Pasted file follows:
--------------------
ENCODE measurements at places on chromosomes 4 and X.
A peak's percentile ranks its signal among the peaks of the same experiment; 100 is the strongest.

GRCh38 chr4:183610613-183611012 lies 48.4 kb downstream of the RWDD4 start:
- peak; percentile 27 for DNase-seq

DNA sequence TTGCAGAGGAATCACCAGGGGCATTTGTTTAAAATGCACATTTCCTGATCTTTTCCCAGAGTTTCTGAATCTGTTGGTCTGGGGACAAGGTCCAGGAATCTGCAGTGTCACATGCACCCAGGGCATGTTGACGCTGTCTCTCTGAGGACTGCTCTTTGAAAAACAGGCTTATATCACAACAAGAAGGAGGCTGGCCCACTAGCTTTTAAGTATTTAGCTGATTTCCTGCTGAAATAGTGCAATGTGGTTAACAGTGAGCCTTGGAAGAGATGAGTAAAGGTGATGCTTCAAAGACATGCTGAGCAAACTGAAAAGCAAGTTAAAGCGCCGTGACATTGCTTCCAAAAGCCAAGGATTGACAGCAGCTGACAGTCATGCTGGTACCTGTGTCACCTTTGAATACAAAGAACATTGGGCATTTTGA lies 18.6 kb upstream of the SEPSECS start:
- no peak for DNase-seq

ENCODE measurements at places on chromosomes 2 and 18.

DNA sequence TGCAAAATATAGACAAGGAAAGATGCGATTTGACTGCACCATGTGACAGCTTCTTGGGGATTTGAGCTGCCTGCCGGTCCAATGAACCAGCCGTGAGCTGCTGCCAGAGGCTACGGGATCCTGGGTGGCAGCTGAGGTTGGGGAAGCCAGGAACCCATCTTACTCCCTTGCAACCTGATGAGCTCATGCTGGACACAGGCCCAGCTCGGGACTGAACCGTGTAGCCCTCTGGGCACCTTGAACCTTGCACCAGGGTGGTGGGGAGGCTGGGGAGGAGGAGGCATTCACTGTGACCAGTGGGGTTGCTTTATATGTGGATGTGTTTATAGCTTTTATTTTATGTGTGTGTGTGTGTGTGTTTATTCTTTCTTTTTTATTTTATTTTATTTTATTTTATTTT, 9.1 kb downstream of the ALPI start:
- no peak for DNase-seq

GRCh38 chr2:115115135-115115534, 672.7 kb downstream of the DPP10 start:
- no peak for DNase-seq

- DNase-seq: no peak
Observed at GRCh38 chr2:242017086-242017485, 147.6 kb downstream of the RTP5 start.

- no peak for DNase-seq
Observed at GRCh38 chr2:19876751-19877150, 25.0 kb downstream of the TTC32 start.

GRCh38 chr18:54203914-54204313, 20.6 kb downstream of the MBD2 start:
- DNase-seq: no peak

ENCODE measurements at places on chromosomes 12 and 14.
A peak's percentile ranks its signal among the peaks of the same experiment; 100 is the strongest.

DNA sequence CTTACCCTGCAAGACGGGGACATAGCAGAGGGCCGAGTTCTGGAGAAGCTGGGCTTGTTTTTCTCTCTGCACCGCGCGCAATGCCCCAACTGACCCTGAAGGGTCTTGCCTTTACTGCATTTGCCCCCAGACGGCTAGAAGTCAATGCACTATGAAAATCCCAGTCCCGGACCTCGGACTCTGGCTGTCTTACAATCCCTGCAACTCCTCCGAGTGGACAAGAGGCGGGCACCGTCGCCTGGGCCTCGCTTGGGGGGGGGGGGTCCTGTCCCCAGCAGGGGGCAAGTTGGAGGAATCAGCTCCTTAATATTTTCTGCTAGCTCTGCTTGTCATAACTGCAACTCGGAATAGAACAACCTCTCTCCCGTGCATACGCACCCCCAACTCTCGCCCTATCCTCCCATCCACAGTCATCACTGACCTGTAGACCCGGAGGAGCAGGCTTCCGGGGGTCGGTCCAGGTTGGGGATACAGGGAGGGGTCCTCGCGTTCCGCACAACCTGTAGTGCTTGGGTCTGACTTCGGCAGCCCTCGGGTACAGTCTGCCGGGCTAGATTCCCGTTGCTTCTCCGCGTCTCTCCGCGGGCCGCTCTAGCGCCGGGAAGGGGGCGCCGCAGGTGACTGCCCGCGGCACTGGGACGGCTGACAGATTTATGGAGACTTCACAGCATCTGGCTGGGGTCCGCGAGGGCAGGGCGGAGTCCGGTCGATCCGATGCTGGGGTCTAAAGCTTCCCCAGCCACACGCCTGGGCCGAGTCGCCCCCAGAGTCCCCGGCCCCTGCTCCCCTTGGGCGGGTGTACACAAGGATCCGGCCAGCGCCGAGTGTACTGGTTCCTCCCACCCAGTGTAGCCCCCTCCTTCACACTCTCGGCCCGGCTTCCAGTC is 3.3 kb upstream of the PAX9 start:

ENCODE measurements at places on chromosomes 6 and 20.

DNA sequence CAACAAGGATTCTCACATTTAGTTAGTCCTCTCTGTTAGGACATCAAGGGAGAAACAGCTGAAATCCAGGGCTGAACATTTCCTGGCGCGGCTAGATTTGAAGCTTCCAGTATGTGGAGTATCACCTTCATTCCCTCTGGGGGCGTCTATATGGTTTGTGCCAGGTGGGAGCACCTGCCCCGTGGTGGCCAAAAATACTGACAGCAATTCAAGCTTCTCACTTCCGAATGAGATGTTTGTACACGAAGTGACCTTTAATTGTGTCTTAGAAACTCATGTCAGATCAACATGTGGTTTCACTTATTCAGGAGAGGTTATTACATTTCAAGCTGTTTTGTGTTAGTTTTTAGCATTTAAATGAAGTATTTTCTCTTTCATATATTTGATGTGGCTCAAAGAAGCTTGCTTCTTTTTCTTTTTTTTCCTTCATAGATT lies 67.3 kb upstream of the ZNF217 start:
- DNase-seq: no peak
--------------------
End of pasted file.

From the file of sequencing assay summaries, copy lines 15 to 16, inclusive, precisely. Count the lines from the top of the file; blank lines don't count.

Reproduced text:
Observed at GRCh38 chr2:19876751-19877150, 25.0 kb downstream of the TTC32 start.

GRCh38 chr18:54203914-54204313, 20.6 kb downstream of the MBD2 start: